It’s no secret I’m a big fan of the iPad, and I’ve got a 4 year old son who seems to like it as much as I do. He’s still enjoying playing with his LeapPad as the games and learning materials are more age appropriate for him, but I’m already wondering how long it will last before he gives it up completely and wants to move back to the iPad.
The problem with the iPad and similar tablets, at least for me, is the cost. I typically don’t let Decker play with my iPad by himself — I’m usually no more than a few feet away or sitting right next to him. One slip up and my $600 tablet could end up becoming a $600 paperweight. Thankfully, Decker understands (I think) the value of the device and how mishandling it will cause it to disappear for a week or more. Decker’s got at least another year or two before the LeapPad games are likely to become too easy or at least not entertain him anymore, so I’ve got some time before I need to go looking for a suitable replacement.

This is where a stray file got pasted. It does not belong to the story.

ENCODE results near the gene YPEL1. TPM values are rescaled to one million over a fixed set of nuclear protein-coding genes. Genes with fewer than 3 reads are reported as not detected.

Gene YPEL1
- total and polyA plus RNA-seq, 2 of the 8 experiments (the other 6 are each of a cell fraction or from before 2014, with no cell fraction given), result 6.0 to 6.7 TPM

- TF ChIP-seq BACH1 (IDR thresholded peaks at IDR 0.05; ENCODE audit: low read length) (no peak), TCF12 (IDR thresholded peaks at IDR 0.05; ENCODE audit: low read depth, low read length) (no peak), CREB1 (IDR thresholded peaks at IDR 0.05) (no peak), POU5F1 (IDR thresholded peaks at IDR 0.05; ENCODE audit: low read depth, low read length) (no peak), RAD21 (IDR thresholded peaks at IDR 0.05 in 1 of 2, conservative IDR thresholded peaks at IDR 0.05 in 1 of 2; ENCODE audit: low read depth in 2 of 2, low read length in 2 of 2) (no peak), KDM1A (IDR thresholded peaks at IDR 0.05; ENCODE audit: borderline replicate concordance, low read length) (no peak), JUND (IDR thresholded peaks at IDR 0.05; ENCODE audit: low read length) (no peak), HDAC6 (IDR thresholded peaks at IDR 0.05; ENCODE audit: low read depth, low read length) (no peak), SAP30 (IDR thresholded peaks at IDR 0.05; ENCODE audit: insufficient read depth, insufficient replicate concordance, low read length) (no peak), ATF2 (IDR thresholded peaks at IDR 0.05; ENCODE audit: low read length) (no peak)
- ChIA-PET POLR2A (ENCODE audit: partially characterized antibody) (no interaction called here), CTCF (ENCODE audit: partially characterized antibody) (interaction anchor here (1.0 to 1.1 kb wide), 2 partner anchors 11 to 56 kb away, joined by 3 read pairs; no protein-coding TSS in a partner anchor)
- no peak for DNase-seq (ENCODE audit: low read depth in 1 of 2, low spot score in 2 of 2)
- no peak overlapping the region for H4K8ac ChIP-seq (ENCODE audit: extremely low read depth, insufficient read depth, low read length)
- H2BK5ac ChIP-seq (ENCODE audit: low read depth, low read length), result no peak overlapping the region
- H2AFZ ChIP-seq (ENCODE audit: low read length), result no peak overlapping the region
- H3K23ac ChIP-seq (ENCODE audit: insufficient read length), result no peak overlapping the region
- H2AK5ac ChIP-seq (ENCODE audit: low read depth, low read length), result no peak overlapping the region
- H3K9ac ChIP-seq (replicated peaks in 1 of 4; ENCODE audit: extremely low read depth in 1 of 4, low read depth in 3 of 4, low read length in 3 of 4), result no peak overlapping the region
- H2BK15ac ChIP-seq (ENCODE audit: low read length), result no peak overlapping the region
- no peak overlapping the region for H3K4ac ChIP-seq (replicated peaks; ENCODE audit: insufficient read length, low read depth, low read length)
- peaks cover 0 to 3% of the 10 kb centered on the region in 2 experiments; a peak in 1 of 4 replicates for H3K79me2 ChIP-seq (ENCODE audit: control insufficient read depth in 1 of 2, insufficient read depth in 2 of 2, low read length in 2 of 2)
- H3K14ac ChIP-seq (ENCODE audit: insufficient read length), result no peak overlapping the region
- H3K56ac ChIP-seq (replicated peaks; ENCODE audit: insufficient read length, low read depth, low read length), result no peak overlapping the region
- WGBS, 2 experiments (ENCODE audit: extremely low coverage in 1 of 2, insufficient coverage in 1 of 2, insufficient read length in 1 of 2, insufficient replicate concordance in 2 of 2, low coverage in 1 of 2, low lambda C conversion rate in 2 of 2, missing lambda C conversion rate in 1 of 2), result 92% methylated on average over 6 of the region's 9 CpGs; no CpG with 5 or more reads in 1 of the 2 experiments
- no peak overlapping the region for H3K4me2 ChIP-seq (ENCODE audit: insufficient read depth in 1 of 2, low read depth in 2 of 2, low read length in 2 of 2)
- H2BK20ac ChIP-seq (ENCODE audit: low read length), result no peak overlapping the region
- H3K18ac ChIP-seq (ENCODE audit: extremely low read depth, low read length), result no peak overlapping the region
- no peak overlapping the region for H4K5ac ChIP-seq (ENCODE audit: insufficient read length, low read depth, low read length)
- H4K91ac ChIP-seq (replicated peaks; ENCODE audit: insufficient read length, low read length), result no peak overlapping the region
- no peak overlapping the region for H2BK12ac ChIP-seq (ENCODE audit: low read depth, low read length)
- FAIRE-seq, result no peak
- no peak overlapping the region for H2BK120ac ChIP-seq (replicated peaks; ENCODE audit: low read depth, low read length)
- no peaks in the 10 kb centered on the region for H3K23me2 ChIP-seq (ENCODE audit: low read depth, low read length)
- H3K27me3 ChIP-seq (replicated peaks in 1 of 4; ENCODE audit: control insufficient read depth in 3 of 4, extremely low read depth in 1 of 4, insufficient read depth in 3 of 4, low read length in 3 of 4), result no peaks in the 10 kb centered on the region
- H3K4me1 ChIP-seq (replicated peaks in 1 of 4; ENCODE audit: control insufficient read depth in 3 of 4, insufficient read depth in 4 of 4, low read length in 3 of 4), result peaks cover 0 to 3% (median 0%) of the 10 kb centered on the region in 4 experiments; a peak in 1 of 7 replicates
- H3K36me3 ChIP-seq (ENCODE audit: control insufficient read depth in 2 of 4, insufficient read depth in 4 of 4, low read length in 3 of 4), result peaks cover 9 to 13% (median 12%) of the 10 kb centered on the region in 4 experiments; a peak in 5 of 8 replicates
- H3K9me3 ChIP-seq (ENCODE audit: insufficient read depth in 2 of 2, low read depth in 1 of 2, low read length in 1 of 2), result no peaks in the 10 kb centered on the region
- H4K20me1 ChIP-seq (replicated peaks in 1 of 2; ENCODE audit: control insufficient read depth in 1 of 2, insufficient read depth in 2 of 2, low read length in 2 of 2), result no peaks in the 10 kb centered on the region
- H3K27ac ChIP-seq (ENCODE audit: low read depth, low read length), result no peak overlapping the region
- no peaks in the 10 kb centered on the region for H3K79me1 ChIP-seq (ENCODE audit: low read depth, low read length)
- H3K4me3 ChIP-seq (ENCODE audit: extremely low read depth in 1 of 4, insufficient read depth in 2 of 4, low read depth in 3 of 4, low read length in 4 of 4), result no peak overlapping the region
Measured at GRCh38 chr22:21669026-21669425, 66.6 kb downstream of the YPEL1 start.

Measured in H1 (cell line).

And that’s where the Nabi comes in (Nabi is “butterfly” in Korean). It’s billed as a kid-friendly tablet (it’s running on Android) with plenty of parental-controls built in. Oversized app buttons, a touchscreen, and a variety of content that includes movies, music, books, games, and more makes it a true well-rounded product that may be just what some parents are looking for when it comes to a tablet for their kids. I’m guessing that for kids age 7 and up, this may be a true alternative to the iPad, and at $200.00 it’s a much less expensive option. (I’m not saying it’ll hurt any less if it falls and breaks, but my heart could probably handle a $200 loss versus a $600 or more loss. Your mileage may vary.)